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Summary

In this analysis, I am looking at Medtronic (NYSE:MDT) as a long investment opportunity. A quick review of MDT’s financials attracted me to the company:

  • Strong cash flow generation
  • High returns on equity and acceptable return on assets
  • Good dividends and buybacks with overall good potential for intrinsic returns
  • Ok Balance Sheet despite some leverage
  • Relatively low valuation on a cash return and P/E basis

The analysis will first evaluate the company’s performance, which in turns informs a discounted Free Cash Flow model, coupled with the determination of a reasonable margin of safety and likely intrinsic returns of the company.

Company overview

Medtronic is one of the largest Medical Device companies in the world. It develops and manufactures therapeutic medical devices for chronic disease, including pacemakers, defibrillators, heart valves, stents, insulin pumps and artificial spine disks. The company has 7 operating segments:

  • Cardiac Rhythm Disease Management (33% of sales)
  • Spinal (22% of sales)
  • CardioVascular (18% of sales)
  • Neuromodulation (10%)
  • Diabetes (8%)
  • Surgical Technologies (6%)
  • Physio−Control (3)

MDT operates across the globe and its international sales represent 41% of its total $15.2B revenue. MDT’s vision is to complement its historical stronghold in heart disease (MDT still has ~50% market share in its core heart devices) with a growing presence in chronic diseases. Throughout the 1990s, MDT invested in Spinal, Neuromodulation and Diabetes technologies, 3 areas that now account for over a third of MDT’s sales.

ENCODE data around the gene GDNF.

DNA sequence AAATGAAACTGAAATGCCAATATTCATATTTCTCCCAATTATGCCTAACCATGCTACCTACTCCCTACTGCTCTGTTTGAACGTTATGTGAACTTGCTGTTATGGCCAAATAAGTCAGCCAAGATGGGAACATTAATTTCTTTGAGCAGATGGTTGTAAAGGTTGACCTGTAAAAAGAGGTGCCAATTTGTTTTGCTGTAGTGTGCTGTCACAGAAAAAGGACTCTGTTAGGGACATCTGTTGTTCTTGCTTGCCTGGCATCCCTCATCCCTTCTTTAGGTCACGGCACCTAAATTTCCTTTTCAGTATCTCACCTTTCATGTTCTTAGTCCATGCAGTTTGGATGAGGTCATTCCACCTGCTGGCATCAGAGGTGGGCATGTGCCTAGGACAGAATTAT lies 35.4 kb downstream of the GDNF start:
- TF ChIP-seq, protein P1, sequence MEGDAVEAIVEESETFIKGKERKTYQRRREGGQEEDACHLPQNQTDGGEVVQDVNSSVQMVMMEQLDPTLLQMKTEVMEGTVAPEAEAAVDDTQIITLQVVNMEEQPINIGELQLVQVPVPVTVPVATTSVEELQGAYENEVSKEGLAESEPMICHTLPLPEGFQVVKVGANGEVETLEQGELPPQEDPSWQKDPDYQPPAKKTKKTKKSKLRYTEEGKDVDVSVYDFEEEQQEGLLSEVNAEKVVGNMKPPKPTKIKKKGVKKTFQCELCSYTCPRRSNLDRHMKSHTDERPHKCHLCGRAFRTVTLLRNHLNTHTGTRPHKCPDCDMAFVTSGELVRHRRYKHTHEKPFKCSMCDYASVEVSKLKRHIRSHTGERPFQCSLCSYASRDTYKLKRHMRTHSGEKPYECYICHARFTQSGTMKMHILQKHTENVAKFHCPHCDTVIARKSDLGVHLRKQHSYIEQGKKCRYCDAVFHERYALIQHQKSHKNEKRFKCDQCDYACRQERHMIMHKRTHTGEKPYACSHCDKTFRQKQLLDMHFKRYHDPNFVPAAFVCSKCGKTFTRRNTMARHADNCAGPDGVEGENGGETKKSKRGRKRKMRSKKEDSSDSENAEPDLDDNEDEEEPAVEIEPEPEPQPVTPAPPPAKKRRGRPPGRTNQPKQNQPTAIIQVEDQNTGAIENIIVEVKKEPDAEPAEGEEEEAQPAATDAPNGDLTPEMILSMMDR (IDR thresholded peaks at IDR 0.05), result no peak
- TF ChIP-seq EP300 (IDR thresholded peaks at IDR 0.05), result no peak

Medtronic depends on continued innovation, either from internal R&D or through acquisitions and has proved over time to be skilled at both. MDT recently made some acquisitions in the atrial fibrillation and transcatheter heart valves that have shown significant growth potential in the recent months. Moreover, over the next couple of years MDT is set to roll out new products in the cardiac rhythm management and spinal operating segments.

A rapid look at MDT’s recent news confirms its focus on product development and tuck in acquisitions and gives us an idea why valuation appeared low in my quick review: a soft year in terms of growth (although both revenue and EPS are still trending upwards) and general concerns about healthcare reform. As I have already mentioned in my analysis of JNJ, while the HC reform is an overhang on the industry, device companies would be at most affected by the 2.3% excise tax somewhat counterbalanced by the increased number of patients with access to care and hence MDT’s products.

Profitability and Growth

Over the last 5 years, MDT’s growth averaged 8.8%, and was very consistent year over year, growing between 8% and 10% year after year. 2010 is proving more challenging and on a TTM basis, MDT is essentially flat. Some of MDT’s growth has been fueled by acquisitions as mentioned earlier, with about $4B spent in 2002 and 2008 and $2.6B in 2009.

In terms of margins, Operating Income is currently at 28%, in line with the average performance over the last 10 years. Net income, now at 22%, is slightly above the 10-year average of 19%. For both margins, 2009 seems to have been a challenging year with margins clearly below the “usual” range. This below trend performance seems – looking at the 10-K – driven by litigation charges as well as purchased in-process R&D and acquisition costs. Overall the current performance seems to be in line with historical results.